|AgustaWestland AW139||Italy||Utility transport||Agusta AW139||1|
|Bell 206||United States||Utility helicopter||206B||1|
|Cessna 182||United States||Utility||182Q||5|
|Cessna 206||United States||Utility||3|
|Cessna 208||United States||Utility||1|
|Cessna 210||United States||Utility transport||5|
|Cessna Citation||United States||VIP transport||550 Citation II||2|
|Eurocopter Bo 105||Germany||Utility helicopter|| Bo 105C
|Eurocopter EC 135||Germany||Utility helicopter||EC 135 T1||1|
|MBB/Kawasaki BK 117|| Germany
|Piper PA-31 Navajo||United States||Utility transport|| PA-31
|Dodge Charger Police 2016||United States||Highway patrol|
|Dodge Durango 4x2 2016||United States||Patrol and Traffic enforcement|
|Chevrolet Cruze LS||United States||Patrol and Traffic enforcement|
|Mercedes Benz Sprinter||Germany||City Patrol|
|Nissan Terrano||Japan||Patrol and Traffic enforcement|
|BMW R-1200 RT||Germany||Highway Patrol and Traffic enforcement|
|BMW F-700 GS|
Special operations (Grupo de Operaciones Policiales Especiales)
|Renault Sherpa 2||France||Armored vehicle|
|Mahindra Marksman||India||Light Armored vehicle|
|Chevrolet Tahoe||United States||Transport Unit / First response|
|Hyundai H1||South Korea|
Chile Border Patrol
|Toyota Tundra||United States||Border Patrol|
|Ram Pickup 3500||United States||North Chilean Desert Border Patrol|
|Ram Pickup 1500||United States||Border Patrol|
|Dodge Durango 4x4||United States||Border Patrol|
|Can-Am Commander||Canada||North Chilean Desert Border Patrol|
|Mercedes-Benz Zetros||Germany||North Chilean Desert Border Patrol|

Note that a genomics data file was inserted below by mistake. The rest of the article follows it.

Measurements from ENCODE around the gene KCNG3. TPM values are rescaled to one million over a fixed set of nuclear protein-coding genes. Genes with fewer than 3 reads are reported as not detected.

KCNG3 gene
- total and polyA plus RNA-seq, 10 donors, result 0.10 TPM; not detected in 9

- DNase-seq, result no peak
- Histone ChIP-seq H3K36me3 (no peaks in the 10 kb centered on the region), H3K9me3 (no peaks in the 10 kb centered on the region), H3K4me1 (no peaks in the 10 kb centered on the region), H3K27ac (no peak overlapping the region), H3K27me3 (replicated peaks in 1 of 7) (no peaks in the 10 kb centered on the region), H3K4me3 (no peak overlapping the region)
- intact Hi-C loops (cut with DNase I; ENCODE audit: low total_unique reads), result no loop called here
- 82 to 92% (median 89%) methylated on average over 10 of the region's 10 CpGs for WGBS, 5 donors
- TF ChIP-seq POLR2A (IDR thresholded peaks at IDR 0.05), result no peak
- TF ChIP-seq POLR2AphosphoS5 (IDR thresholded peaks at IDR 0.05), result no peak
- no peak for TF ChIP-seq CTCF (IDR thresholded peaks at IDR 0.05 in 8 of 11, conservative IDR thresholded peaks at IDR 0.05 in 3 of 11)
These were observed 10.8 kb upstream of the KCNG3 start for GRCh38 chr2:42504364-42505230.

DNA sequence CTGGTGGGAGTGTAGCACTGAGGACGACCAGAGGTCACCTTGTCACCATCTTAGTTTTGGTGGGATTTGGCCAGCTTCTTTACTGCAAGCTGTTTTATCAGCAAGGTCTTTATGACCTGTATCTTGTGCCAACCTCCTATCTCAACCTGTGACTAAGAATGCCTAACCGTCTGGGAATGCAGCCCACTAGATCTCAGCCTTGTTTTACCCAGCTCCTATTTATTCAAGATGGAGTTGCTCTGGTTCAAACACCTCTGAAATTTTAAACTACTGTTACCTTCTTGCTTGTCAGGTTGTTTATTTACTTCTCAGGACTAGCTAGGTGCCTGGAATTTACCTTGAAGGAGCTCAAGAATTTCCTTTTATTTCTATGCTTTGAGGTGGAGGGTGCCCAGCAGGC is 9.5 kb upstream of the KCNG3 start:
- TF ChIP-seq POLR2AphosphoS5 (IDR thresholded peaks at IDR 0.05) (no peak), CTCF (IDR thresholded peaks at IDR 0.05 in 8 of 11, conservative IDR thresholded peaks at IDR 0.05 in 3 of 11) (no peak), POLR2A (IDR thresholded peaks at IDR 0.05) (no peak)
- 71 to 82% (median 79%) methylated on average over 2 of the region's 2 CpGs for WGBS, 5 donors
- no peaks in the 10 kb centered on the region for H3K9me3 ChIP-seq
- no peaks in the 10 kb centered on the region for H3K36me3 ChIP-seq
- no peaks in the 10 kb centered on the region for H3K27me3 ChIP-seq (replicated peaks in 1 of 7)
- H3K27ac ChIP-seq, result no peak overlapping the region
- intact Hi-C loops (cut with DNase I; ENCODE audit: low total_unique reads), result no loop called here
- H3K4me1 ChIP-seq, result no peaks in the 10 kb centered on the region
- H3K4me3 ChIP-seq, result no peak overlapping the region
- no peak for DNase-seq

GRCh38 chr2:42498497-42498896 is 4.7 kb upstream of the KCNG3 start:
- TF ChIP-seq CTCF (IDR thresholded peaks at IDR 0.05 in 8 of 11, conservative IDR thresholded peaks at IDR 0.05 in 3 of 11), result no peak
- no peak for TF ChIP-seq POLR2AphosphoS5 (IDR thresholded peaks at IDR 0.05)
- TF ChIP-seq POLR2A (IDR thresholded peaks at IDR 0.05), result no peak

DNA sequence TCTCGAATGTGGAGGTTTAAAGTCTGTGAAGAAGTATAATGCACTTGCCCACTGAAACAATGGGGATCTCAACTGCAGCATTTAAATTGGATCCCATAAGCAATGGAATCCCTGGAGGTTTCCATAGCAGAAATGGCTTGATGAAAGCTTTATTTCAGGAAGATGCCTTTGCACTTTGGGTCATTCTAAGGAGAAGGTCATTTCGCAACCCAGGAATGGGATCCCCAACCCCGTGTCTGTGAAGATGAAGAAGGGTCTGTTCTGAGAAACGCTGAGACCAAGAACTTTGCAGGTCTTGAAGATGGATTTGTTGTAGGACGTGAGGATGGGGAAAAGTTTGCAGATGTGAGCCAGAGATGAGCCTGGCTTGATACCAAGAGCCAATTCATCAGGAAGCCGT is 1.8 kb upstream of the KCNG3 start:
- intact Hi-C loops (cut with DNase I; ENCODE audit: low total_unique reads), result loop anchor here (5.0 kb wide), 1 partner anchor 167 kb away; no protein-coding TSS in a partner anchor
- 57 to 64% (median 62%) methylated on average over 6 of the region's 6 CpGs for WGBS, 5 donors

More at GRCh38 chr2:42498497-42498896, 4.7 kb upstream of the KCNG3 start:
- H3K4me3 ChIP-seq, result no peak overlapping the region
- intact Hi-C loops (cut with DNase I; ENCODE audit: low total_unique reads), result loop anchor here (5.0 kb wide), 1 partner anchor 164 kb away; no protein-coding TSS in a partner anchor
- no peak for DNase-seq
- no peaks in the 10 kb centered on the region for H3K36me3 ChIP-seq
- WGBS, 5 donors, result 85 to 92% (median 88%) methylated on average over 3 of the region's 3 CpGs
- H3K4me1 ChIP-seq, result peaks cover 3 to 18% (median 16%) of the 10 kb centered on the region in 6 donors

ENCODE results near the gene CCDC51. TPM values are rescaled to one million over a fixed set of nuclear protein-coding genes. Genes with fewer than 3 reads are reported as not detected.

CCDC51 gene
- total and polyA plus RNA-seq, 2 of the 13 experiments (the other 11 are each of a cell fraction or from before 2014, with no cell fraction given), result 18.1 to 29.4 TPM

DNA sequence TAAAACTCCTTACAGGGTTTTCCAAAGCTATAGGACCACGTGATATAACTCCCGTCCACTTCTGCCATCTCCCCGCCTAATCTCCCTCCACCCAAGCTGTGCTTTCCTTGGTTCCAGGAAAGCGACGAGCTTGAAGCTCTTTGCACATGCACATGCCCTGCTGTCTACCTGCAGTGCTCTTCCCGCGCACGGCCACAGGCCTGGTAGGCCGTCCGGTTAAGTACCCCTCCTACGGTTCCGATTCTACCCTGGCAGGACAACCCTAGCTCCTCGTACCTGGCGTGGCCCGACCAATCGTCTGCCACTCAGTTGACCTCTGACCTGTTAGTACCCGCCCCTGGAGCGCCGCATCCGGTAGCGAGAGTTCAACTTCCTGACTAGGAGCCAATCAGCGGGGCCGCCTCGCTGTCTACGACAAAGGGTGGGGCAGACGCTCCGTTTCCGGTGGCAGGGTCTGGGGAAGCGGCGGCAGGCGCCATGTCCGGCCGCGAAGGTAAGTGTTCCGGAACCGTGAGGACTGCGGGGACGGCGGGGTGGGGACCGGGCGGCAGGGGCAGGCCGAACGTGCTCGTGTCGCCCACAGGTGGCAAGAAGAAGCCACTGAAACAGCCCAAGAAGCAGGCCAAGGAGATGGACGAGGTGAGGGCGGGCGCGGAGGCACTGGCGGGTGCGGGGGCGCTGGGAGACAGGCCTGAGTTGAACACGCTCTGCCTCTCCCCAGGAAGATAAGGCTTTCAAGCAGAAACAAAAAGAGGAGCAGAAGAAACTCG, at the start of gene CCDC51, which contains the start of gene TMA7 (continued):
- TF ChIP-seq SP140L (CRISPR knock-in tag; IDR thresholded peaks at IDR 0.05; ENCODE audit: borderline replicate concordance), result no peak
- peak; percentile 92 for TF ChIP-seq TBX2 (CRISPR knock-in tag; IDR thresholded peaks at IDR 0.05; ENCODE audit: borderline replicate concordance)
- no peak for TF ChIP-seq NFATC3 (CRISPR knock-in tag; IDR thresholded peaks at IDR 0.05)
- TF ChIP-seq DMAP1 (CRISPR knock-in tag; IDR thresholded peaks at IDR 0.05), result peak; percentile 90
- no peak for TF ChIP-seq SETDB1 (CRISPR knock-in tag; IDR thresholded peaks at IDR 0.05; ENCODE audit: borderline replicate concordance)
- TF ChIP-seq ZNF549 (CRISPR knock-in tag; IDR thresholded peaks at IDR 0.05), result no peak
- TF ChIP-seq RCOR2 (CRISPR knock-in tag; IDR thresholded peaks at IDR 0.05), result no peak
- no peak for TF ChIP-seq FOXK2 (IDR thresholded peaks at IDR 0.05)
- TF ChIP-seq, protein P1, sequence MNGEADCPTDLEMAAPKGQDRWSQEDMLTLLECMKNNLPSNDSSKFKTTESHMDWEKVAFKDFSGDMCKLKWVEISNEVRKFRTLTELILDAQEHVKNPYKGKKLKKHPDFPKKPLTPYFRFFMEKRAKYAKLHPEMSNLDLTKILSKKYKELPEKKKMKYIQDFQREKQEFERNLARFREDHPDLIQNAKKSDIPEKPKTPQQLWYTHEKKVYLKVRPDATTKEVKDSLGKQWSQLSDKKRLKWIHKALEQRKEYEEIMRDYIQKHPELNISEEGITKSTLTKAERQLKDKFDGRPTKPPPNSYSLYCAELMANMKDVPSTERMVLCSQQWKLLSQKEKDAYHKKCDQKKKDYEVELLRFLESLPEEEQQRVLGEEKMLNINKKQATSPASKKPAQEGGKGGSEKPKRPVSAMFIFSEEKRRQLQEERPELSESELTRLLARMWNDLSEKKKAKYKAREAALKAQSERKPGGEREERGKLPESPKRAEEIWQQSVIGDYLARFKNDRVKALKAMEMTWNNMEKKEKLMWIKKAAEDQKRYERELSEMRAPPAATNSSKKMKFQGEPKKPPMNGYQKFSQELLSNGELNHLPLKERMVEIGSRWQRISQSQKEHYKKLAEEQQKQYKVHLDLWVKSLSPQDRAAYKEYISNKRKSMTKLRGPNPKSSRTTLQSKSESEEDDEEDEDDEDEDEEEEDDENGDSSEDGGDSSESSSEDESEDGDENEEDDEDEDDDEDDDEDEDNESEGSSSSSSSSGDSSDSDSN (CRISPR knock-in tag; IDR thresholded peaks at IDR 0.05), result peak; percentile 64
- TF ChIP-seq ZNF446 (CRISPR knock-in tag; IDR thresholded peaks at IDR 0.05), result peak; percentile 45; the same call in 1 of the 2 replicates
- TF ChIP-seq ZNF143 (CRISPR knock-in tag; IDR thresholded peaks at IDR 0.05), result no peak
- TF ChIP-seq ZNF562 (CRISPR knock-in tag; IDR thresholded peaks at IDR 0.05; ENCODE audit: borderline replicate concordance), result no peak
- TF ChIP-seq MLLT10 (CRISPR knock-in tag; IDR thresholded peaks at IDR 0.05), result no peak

Ranks of the Chilean Carabiniers
Enlisted personnel and non-commissioned officers
Chilean and foreign NCOs enter the service through enrollment at the Carabiniers Formation School and receive further training as corporals at the Carabiniers NCO Academy, both located in the Santiago Metropolitan Region, and some of them have later training at the various service schools of the Carabiniers specializing in frontier defense, horsemanship and K-9 training and handling skills.
- Carabinero alumno (Student Carabinier)
- Carabinero (Carabinier)
- Cabo Segundo (Second Corporal)
- Cabo Primero (First Corporal)
- Sargento Segundo (Sergeant)
- Sargento Primero (First Sergeant)
- Suboficial (Sub-officer)
- Suboficial Mayor (Subofficer Major)
Officers of the Carabiners, native born or foreign officers having scholarships, start out as officer aspirants at the Carabinier Officers School "Pres. Gen. Carlos Ibanez del Campo" in Santiago, and after graduating become sublieutenants either in Chile or in their home countries. Later training is provided by the Police Sciences Academy also in Santiago, and in the aforementioned specialty schools of the force.
- Aspirante an oficial (Officer Aspirant)
- Subteniente (Sublieutenant)
- Teniente (Lieutenant)
- Capitan (Captain)
- Mayor (Major)
- Teniente Coronel (Lieutenant Colonel)
- Coronel (Colonel)
- General (General)
- General Inspector (Inspector General)
- General Director (Director General)
- "Día del Carabinero". Icarito. Retrieved 30 January 2013.
- Entrega de 2 helicopteros en presencia de la Presidenta
- "World Military Aircraft Inventory", Aerospace Source Book 2007, Aviation Week & Space Technology, January 15, 2007.